Brian O'Driscoll: 'The odd night out never does any harm, just having a laugh together'
Team bonding doesn't just happen – you have to come out of your comfort zone
We had been so lucky on the injury front, but it is starting to catch up with us. It is tough for everyone. You are just starting to get to know guys and all of a sudden they are gone.
I know Cian Healy and Tommy Bowe, the injured boys, well. When I got injured in 2005 I made the absolutely fatal error of staying around for two whole weeks. That is why in 2009, when I got concussed in the second Test, I could not get out of there quickly enough.
I would never dream of advising any of the lads how to react but, for me, being injured and still on tour is not the same. You do not feel part of it.
I attended Cian's disciplinary hearing on Friday and gave a character reference. It took four hours and gave me an insight into how it all works, hearing both sides of the argument.
In the end there was no case to answer and I am so pleased for Cian. That sort of charge stays with you a long time. Biting is very different to other offences – it is on a par with gouging and there is no place for either. It is beyond the pale, the two really disgusting offences in the game.
It has been a tough few days with injuries, citings and players heading home. But I think we are getting the spirit of 2009 here; that was the most enjoyable of my previous tours and there is very much a sense of what made that work happening with this squad.
There is no formula for bringing about team spirit or for bonding. You have to be willing to get out of your comfort zone, to not just spend time with guys from your own country. Even doing something such as going for a coffee.
Sounds simple? Well, not if you do not know the guy and he has been an adversary. So you have to make yourself do that, and it invariably pays off.
The only way you can get to know people, to gel with them, is to spend time with them, find out about their private life and interests. The odd night out never does any harm, just having a laugh together.
Who have I hooked up with? Manu Tuilagi. I did not know him at all but I had a good time with him in Hong Kong. You can only talk rugby for so long. There is more to us than rugby. Of course, you have to get the tone right, such things as who enjoys a bit of banter, who you are going to be pals with and who will be just a team-mate. That becomes apparent pretty quickly.
I got on well with Jamie Roberts in South Africa. We are paired together against Combined Country today, the first time in harness since the second Test in 2009. I am looking forward to getting that relationship going again. It helped that we had a pretty good understanding quite quickly.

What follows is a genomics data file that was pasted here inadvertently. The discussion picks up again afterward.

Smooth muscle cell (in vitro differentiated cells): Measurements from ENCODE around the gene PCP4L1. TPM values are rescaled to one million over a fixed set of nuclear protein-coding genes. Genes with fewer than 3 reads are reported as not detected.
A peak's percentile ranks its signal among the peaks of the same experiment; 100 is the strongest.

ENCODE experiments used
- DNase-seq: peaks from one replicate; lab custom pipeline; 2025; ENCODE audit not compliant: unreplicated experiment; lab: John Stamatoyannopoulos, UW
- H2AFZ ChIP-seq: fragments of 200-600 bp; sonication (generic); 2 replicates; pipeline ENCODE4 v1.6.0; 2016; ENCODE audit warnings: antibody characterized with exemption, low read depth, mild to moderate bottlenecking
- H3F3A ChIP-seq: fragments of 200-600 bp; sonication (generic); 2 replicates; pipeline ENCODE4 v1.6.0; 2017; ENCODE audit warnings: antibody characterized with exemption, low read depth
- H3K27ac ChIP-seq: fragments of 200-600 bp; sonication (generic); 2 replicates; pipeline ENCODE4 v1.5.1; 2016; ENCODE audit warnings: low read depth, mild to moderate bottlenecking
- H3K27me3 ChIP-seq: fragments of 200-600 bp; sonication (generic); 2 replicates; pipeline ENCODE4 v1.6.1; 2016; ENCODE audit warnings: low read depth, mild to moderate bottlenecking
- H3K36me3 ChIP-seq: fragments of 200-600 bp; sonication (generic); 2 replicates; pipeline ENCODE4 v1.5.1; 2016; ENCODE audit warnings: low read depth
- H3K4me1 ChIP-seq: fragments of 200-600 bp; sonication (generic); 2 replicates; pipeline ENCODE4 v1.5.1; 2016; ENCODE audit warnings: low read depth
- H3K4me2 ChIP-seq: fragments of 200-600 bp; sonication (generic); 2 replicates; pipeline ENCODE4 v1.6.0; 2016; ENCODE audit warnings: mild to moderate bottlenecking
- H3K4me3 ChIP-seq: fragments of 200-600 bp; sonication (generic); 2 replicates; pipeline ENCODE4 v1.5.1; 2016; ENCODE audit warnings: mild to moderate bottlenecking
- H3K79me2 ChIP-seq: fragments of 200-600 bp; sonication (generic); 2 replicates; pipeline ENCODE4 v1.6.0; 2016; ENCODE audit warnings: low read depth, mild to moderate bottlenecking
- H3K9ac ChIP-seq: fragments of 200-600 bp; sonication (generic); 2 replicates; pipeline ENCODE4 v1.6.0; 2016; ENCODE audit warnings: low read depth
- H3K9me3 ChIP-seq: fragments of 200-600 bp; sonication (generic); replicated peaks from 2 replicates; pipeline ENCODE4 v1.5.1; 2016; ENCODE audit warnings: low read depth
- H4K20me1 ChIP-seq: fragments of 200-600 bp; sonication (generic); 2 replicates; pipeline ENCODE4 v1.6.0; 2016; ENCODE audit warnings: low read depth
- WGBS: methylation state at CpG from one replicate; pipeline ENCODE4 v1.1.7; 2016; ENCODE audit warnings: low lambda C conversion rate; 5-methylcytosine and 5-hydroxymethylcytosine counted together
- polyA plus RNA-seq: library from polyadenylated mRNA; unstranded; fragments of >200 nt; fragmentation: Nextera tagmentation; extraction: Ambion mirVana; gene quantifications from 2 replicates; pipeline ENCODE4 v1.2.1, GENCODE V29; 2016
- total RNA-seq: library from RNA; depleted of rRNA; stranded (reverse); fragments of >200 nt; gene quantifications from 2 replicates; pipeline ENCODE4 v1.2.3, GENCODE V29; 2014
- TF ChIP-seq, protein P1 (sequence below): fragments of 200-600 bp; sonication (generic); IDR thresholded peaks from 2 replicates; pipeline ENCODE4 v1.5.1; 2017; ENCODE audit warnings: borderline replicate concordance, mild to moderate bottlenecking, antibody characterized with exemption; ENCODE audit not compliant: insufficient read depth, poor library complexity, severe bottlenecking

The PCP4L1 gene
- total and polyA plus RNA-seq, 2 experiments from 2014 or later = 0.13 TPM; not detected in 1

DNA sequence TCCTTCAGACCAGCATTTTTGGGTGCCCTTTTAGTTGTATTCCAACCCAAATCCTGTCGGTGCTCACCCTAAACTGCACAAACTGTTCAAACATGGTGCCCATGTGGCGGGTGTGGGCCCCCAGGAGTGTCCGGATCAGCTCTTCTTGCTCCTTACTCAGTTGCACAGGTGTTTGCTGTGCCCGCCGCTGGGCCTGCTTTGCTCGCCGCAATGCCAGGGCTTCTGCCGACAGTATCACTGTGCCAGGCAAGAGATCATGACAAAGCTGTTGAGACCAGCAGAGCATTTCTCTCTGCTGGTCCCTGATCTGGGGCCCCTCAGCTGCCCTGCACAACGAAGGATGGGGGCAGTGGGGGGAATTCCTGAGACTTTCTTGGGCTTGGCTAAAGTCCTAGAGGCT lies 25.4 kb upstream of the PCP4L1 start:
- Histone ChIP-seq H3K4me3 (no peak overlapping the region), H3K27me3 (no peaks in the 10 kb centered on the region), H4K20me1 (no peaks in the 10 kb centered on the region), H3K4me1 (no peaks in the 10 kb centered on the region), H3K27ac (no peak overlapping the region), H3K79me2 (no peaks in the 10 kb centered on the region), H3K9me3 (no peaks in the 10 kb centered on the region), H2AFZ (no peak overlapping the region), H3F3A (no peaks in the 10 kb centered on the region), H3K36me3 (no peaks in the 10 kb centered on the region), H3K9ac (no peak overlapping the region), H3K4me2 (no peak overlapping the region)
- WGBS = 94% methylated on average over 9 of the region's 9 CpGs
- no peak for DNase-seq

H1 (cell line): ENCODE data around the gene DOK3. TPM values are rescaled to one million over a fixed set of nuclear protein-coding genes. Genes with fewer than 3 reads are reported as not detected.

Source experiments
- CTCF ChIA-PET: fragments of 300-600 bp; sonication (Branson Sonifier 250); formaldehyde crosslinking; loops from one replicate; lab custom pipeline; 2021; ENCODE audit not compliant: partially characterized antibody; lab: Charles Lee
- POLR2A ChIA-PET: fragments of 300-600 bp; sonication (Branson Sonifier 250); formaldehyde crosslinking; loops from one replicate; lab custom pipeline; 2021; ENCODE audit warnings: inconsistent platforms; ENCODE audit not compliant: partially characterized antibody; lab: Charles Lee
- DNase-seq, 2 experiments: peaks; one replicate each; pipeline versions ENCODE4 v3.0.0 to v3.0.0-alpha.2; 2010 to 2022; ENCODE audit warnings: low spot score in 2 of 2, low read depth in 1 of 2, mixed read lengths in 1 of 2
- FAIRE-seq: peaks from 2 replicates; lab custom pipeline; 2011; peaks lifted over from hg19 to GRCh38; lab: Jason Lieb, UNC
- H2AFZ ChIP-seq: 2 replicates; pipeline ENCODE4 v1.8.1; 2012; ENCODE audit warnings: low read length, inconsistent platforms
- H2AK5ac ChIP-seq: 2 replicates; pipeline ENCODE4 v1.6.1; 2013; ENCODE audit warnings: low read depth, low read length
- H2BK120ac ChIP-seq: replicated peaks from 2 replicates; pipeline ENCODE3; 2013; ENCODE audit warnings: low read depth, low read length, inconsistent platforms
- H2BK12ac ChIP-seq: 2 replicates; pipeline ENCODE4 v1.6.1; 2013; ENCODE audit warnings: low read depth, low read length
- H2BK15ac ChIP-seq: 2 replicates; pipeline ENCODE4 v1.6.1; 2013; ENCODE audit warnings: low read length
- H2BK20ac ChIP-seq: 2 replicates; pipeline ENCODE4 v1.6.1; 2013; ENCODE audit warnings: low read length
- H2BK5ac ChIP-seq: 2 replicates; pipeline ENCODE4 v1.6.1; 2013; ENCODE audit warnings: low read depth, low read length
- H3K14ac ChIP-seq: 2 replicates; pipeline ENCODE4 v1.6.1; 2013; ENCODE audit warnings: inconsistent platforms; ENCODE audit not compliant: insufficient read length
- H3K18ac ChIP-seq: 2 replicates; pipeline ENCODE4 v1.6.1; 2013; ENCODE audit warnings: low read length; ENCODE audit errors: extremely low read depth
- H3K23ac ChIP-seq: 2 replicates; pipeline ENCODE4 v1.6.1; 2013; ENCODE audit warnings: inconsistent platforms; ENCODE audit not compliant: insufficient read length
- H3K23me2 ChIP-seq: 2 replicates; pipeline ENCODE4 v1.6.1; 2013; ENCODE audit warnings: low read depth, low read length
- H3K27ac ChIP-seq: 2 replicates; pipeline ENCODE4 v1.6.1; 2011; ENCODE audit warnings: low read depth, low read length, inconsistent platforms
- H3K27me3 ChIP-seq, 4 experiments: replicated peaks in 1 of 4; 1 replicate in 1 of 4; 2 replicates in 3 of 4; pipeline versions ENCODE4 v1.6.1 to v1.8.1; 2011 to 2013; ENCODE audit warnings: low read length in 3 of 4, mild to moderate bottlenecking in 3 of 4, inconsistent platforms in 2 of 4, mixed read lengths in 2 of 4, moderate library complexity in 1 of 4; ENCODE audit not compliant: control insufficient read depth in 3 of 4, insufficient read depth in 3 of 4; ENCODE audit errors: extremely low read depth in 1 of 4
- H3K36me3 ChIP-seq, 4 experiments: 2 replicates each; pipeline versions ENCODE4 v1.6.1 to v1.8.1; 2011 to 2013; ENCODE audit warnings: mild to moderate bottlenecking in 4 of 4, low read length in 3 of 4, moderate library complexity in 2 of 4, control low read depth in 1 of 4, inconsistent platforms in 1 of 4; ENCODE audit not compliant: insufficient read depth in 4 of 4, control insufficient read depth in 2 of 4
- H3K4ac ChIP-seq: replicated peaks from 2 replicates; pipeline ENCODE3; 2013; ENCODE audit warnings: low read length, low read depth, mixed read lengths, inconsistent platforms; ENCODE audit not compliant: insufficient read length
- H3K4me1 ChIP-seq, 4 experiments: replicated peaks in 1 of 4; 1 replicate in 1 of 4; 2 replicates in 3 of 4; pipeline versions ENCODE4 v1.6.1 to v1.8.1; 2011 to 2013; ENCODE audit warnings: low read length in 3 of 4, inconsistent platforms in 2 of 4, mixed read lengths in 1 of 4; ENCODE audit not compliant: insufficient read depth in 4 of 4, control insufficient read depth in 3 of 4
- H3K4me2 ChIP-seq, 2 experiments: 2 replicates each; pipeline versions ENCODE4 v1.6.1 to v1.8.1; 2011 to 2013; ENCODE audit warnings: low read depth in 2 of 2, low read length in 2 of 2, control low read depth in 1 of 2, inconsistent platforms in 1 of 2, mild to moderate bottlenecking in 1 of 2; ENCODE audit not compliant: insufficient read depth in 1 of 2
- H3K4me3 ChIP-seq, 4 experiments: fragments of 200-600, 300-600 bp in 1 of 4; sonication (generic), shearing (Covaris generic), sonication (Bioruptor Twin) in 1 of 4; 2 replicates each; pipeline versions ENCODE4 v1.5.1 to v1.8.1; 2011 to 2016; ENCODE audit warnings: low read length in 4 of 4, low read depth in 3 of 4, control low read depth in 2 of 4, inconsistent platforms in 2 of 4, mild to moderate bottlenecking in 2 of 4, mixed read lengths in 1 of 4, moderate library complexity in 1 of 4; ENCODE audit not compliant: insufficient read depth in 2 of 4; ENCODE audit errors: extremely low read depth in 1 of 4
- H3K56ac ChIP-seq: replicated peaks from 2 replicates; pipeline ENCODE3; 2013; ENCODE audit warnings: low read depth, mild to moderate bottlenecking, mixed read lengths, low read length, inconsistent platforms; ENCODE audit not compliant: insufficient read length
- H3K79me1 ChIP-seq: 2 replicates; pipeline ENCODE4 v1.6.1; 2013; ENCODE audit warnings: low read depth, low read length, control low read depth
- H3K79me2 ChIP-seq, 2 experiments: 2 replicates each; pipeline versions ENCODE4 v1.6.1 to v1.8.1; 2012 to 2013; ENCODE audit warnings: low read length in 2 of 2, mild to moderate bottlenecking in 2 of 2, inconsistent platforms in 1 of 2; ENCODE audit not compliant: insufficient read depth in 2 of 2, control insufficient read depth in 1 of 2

You can get lucky like that sometimes, getting on with them as a person as well as a player. It allows you to play off them more intuitively. It worked well with Manu, too, against Western Force and I genuinely believe that our little soiree together helped. I draw the line at copying his tattoos, however.
All this matters, and sharing rooms together does, too. We shared in 2009 but not in 2005. South Africa in 2009 was the most fun of the three previous Lions tours I have been on.
We shared rooms together in 2001 but we completely overtrained and people were just exhausted by the end. I am in with Mike Phillips here in Brisbane so there is good entertainment to be had. Mind you, since he has turned 30, there is a new him. Very professional.
This time we seem to be on the move a lot and the kick-offs have a bearing, too. With afternoon kick-offs you do get time together in the evening. That is when you unwind and have a few beers together.
The non-playing squad members went home early after the Queensland match. By the time the others got in, it was midnight. Some of the boys were already in bed. It is not as conducive to hanging out after games.
It is bizarre how, within a week, you forget all the national rivalries and it's amazing how honest guys can be with one another about their own set-ups, what works and what does not.
In 2005, there was too much stuff going on and the squad was so big, we did not have a chance to buy into one another. There were a couple of lads I did not even train with, never mind play with.
I'm not one for going sightseeing too much. I figure that one day I'll get back here and do it properly.
I know the intricacies of a hundred hotel lobbies round the world. And team rooms – I could do a masters degree in them. I prefer having a coffee and people-watching. It just enables you to switch off for an hour.
The early pace of the game on Saturday night was extraordinary.
A couple of the Reds guys were wondering themselves how they could sustain such a tempo. The answer was that you can't. It is impossible. One of the lads looked up at the clock and saw that it read '15'. He thought it was 15 to go in the half rather than only 15 gone. So much had already happened. But the boys dug in and did well.
From minute one, you saw the tap-and-go from their own line, in the style of their captain, Quade Cooper. It was exciting to watch but draining. That game would not have been possible in Hong Kong.
And now for today. Our level of professionalism is such that we will never take anyone lightly but we have to be ruthless. We are trying to raise our standards and not plateau. We are going to go out and play hard for 80 minutes. You cannot think ahead to the Test series, this tour is all about living the moment.
(© Daily Telegraph, London)
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